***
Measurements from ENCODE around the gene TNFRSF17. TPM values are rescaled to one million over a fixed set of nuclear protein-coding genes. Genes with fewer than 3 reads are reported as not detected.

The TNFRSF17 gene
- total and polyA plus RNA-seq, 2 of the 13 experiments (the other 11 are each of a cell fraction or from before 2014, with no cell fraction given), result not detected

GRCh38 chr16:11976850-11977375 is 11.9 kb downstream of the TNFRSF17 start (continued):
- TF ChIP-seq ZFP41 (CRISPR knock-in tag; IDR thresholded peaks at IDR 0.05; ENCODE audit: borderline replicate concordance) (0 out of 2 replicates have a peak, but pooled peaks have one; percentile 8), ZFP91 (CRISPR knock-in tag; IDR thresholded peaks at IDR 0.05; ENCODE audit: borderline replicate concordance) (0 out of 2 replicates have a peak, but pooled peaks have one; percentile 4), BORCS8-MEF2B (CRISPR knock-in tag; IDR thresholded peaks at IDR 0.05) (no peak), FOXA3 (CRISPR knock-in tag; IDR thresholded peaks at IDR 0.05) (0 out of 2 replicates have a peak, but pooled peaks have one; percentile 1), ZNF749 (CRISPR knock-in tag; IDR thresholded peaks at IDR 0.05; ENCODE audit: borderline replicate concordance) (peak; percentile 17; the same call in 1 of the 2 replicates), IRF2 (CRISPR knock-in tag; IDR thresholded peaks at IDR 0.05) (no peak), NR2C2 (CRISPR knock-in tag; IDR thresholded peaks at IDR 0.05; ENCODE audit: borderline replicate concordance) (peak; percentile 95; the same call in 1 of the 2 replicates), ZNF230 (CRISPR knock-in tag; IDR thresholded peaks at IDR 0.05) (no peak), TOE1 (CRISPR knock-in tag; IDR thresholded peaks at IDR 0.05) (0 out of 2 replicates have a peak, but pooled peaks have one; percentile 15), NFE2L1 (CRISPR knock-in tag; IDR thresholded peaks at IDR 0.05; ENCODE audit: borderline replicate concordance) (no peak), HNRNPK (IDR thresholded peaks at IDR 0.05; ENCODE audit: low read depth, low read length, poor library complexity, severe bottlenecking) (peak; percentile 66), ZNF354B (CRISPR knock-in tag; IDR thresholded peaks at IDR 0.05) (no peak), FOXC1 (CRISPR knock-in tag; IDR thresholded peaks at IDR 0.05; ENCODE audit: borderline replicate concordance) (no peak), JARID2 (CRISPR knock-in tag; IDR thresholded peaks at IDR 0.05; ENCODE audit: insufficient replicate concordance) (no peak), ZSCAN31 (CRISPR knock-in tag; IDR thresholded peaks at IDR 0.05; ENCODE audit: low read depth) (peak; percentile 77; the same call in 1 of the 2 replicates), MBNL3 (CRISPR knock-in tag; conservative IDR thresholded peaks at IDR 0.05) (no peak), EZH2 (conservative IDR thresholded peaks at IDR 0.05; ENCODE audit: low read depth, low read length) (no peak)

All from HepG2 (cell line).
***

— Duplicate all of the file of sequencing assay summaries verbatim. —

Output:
Measurements from ENCODE around the gene TNFRSF17. TPM values are rescaled to one million over a fixed set of nuclear protein-coding genes. Genes with fewer than 3 reads are reported as not detected.

The TNFRSF17 gene
- total and polyA plus RNA-seq, 2 of the 13 experiments (the other 11 are each of a cell fraction or from before 2014, with no cell fraction given), result not detected

GRCh38 chr16:11976850-11977375 is 11.9 kb downstream of the TNFRSF17 start (continued):
- TF ChIP-seq ZFP41 (CRISPR knock-in tag; IDR thresholded peaks at IDR 0.05; ENCODE audit: borderline replicate concordance) (0 out of 2 replicates have a peak, but pooled peaks have one; percentile 8), ZFP91 (CRISPR knock-in tag; IDR thresholded peaks at IDR 0.05; ENCODE audit: borderline replicate concordance) (0 out of 2 replicates have a peak, but pooled peaks have one; percentile 4), BORCS8-MEF2B (CRISPR knock-in tag; IDR thresholded peaks at IDR 0.05) (no peak), FOXA3 (CRISPR knock-in tag; IDR thresholded peaks at IDR 0.05) (0 out of 2 replicates have a peak, but pooled peaks have one; percentile 1), ZNF749 (CRISPR knock-in tag; IDR thresholded peaks at IDR 0.05; ENCODE audit: borderline replicate concordance) (peak; percentile 17; the same call in 1 of the 2 replicates), IRF2 (CRISPR knock-in tag; IDR thresholded peaks at IDR 0.05) (no peak), NR2C2 (CRISPR knock-in tag; IDR thresholded peaks at IDR 0.05; ENCODE audit: borderline replicate concordance) (peak; percentile 95; the same call in 1 of the 2 replicates), ZNF230 (CRISPR knock-in tag; IDR thresholded peaks at IDR 0.05) (no peak), TOE1 (CRISPR knock-in tag; IDR thresholded peaks at IDR 0.05) (0 out of 2 replicates have a peak, but pooled peaks have one; percentile 15), NFE2L1 (CRISPR knock-in tag; IDR thresholded peaks at IDR 0.05; ENCODE audit: borderline replicate concordance) (no peak), HNRNPK (IDR thresholded peaks at IDR 0.05; ENCODE audit: low read depth, low read length, poor library complexity, severe bottlenecking) (peak; percentile 66), ZNF354B (CRISPR knock-in tag; IDR thresholded peaks at IDR 0.05) (no peak), FOXC1 (CRISPR knock-in tag; IDR thresholded peaks at IDR 0.05; ENCODE audit: borderline replicate concordance) (no peak), JARID2 (CRISPR knock-in tag; IDR thresholded peaks at IDR 0.05; ENCODE audit: insufficient replicate concordance) (no peak), ZSCAN31 (CRISPR knock-in tag; IDR thresholded peaks at IDR 0.05; ENCODE audit: low read depth) (peak; percentile 77; the same call in 1 of the 2 replicates), MBNL3 (CRISPR knock-in tag; conservative IDR thresholded peaks at IDR 0.05) (no peak), EZH2 (conservative IDR thresholded peaks at IDR 0.05; ENCODE audit: low read depth, low read length) (no peak)

All from HepG2 (cell line).